We follow these American Academy of Pediatrics recommendations and want all children safeguarded in the right car seat:

  • Birth – 12 Months: Babies under age 1 should always ride in a rear-facing car seat. There are different types of rear-facing car seats: Infant-only seats can only be used rear-facing. Convertible and 3-in-1 car seats typically have higher height and weight limits for the rear-facing position, allowing you to keep your child rear-facing for a longer period of time.
  • 1 – 3 Years: Toddlers should ride in a rear-facing car seat with a harness as long as possible – until they reach the top height or weight limit of the seat, typically around 35 to 45 pounds.
  • 4 – 7 Years: Young children should ride in a forward-facing car seat with a harness until they reach the top height or weight limit of the seat – typically between 40 and 60 pounds.
  • 8 – 12 Years: Children should ride in a belt-positioning booster seat until they are at least 4 feet 9 inches tall. Seat belts fit properly when the lap belt lies snugly across the upper thighs, not the stomach, and the shoulder belt lies snug across the shoulder and chest, not over the neck or face.

CTSP Flashback FAQ Videos

Take a step back in time with us! From our video vault archive, we produced a new Community Traffic Safety Program (CTSP) video series. Our Flashback FAQs showcase some timeless Traffic Safety Team talk. After more than 20 years, these clips provide insight into the essence of the CTSP in Northeast Florida that still apply today. 

Watch these six Flashback FAQ videos and learn the answers to some common questions we receive.

FAQ #1: What is the Community Traffic Safety Program?
A:
The premise of the program is local communities, solving local problems with state assistance. Our mission is to reduce traffic-related crashes, injuries and fatalities on our roadways. The CTSP is a volunteer organization sponsored by the Florida Department of Transportation. Traffic Safety Team members work together to develop solutions. We commend our partners for their active participation and on-going commitment to traffic safety in our 18 county district. We invite you to be a part of the solution. Help us promote safety on our roadways and move toward zero fatalities.

FAQ #2: What is a Community Traffic Safety Team?
A:
Community Traffic Safety Teams (CTSTs) are locally based groups of highway safety advocates who are committed to solving traffic safety problems through a comprehensive, multi-jurisdictional, multi-disciplinary approach. Members include city, county, state, private industry and citizens. The common goal of each CTST is to reduce the number and severity of traffic crashes within their community.

FAQ #3: How does the CTST solve traffic safety issues?
A:
Northeast Florida CTST members are the eyes and ears on the road, working together to develop solutions and solve traffic safety issues on our roadways. CTSTs are made up of what is termed the four E’s: Education, Enforcement, Engineers and Emergency Medical Services. All of these disciplines add to the richness of each team and allow broad collaboration in the solving of local traffic safety concerns related to drivers, passengers, vehicles, pedestrians, cyclists and roadways.

FAQ #4: Who are the members of a Community Traffic Safety Team?
A:
FDOT District Two CTST members include city, county, state, private industry and citizens. Members are multi-disciplinary – integrating efforts of the four “E” disciplines that work in highway safety, including Engineering, Education/Public Information, Enforcement, and Emergency Medical Services, along with local community partners, businesses, officials and citizens.

FAQ #5: What is the W H A L E Check, Child Passenger Safety Program
A:
W.H.A.L.E. (We Have A Little Emergency) CHECK – Child Passenger Safety Program was first introduced in May of 2002 in Jacksonville, Florida by the Northeast Florida Department of Transportation District Two’s Community Traffic Safety Program. W.H.A.L.E. Check is a child passenger safety education and identification program for parents and caregivers in Florida. In the event of an automobile crash, children are often too young to identify themselves or provide helpful information. The W.H.A.L.E. Check informational flyer also includes child safety seat guidelines and safety tips to help prevent injuries in case of a car crash.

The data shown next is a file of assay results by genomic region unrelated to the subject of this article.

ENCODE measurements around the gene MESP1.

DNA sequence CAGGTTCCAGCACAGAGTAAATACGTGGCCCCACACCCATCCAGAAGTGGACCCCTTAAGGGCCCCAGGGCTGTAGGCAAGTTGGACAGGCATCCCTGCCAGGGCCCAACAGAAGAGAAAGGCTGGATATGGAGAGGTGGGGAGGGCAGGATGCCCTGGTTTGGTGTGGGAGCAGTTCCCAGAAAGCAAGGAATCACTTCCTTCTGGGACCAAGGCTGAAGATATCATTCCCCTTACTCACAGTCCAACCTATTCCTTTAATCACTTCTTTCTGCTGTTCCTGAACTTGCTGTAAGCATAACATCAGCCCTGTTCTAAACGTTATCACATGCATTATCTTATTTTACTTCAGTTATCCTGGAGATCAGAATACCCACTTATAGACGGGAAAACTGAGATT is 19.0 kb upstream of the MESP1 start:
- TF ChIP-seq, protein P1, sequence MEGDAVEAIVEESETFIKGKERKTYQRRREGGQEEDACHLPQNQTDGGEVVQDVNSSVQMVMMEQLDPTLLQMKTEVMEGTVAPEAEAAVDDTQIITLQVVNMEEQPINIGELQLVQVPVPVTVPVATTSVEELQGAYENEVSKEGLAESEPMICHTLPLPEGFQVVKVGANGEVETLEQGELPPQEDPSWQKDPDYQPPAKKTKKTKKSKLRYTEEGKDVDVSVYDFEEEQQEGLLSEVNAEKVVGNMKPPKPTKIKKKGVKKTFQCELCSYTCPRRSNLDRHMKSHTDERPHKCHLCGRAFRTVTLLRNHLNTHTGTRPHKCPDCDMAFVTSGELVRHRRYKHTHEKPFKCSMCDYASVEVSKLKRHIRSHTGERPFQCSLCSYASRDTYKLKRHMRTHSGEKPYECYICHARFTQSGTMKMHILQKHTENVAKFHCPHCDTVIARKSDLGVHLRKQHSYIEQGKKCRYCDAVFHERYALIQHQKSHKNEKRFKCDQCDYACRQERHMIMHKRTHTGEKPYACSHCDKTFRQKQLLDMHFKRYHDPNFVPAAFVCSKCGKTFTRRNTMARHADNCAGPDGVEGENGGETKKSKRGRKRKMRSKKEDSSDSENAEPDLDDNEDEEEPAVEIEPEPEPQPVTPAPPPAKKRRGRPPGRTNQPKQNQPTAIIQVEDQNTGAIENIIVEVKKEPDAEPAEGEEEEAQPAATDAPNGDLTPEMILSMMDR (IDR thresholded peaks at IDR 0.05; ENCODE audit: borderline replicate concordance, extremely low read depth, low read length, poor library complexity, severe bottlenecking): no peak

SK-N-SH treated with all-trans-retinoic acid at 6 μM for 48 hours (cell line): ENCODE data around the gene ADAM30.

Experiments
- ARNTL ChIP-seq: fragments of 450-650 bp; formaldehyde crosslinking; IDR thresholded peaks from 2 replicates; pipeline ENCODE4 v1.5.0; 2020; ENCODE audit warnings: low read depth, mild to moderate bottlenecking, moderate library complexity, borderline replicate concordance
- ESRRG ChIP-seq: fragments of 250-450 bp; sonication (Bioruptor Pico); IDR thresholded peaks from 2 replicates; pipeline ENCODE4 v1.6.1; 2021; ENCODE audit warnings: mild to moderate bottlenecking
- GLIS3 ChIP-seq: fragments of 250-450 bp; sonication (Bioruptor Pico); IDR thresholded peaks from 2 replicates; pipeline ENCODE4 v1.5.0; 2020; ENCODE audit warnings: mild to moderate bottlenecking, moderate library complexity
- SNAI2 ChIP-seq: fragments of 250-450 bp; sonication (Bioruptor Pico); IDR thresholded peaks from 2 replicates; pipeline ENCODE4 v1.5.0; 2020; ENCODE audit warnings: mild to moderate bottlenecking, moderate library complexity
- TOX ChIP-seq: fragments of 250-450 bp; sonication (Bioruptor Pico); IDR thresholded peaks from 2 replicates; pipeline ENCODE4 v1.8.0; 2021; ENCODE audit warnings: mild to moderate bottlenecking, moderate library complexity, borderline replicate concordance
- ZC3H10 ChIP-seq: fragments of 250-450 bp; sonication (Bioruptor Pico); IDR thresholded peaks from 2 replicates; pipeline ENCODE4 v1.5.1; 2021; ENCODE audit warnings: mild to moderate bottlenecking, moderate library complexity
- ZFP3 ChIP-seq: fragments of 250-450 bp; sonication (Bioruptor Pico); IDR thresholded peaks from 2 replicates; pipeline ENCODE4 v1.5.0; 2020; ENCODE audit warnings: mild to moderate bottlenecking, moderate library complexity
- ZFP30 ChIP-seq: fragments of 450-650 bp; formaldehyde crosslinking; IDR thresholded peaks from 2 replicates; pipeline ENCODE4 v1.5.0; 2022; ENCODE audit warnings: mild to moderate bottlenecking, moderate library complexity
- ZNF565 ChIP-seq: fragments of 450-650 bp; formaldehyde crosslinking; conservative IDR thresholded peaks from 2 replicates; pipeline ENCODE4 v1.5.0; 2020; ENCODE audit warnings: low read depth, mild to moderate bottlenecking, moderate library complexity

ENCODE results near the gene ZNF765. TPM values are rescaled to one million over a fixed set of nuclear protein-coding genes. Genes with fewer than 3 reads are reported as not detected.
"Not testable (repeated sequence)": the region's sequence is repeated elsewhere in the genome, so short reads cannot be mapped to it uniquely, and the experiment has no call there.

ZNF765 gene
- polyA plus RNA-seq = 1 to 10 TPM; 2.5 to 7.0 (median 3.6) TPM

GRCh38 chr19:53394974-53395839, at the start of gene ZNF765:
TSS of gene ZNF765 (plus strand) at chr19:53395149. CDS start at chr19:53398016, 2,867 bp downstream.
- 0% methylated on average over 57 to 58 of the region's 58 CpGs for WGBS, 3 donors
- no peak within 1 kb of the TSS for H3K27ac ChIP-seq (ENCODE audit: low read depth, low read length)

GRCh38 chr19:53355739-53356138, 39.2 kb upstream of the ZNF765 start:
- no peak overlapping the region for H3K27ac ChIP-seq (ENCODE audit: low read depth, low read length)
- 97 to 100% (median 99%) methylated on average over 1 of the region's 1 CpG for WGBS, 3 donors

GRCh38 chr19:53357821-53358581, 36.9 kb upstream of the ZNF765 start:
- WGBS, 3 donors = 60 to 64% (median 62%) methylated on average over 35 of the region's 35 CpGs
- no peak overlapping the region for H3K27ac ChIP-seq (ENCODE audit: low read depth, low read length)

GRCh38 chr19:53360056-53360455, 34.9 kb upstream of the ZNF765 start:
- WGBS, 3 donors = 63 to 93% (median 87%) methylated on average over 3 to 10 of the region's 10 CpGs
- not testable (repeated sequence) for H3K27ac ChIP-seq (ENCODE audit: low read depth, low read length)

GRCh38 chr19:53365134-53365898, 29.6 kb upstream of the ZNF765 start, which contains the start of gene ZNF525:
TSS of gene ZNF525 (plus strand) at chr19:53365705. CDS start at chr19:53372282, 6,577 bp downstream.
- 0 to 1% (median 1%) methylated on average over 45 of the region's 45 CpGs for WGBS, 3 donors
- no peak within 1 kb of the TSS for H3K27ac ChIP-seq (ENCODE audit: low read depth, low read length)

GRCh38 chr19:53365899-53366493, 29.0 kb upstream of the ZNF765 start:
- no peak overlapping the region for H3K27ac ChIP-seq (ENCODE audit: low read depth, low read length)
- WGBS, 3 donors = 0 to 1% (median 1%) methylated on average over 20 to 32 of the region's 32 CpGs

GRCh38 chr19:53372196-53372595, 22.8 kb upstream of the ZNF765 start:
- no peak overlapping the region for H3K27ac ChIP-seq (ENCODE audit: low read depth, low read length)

FAQ #6: What is the Celebrate Safely, Designate a Driver Program?
A:
The Northeast Florida Department of Transportation District Two Community Traffic Safety Program’s annual Celebrate Safely, Designate a Driver campaign was created to help reduce alcohol-related traffic deaths and injuries throughout the holiday season. During the week of Christmas through New Year’s Day, local establishments are promoting the Celebrate Safely, Designate a Driver program by displaying the materials provided. The 11×17 full-color posters will be displayed in neighborhood restaurants and bars. The stickers are for servers and bartenders to wear, and for sticking onto table-talkers, menus, and bill holders. (NOTE: Due to the hardships and challenges many local establishments are battling with COVID-19, we are not requiring them to provide free nonalcoholic drinks.)

Traffic Safety Wise Words

The Northeast Florida Community Traffic Safety Program (CTSP) launched the Wise Words safety campaign in 2018 with team member Walt Duffany’s Walt’s Wise Words. Walt began working with the District Two Community Traffic Safety Team when he was FDOT Lake City shop supervisor. He retired from FDOT in 2015 and now serves as Deputy Reservist Coordinator for Columbia County Fire Rescue as a volunteer. Walt and his family moved to Florida from Watertown, New York, in 1986, where he worked for the Town of Adams highway department. He is also a Navy veteran and spent time in Vietnam. Thank you, Walt, for all of your clever safety messages and for your service!

When the campaign launched with Walt’s Wise Words, the graphic consisted of a car with a bumper sticker with a Wise Words slogan. It has since morphed into a campaign with colorful images, graphics and catchy phrases which are all original and created by District Two CTST team members. The traffic safety Wise Words are short, smart messages targeted to drivers and focused on a variety of topics like distracted, impaired, tailgating, turn signals, and buckling up. Additional traffic safety campaigns were created for Work Zone Awareness, Occupant Protection, Distracted Driving, Safe Distancing Driving, Stop on Red, and Impaired Driving, among others. 

Share Traffic Safety Wise Words

Be a Community Traffic Safety Team “Virtual Volunteer”. Share these Wise Words on your social media accounts. Don’t forget to tag us! Facebook / Instagram@trafficsafetyteamTwitter / Pinterest / LinkedIn@trafficsafetyfl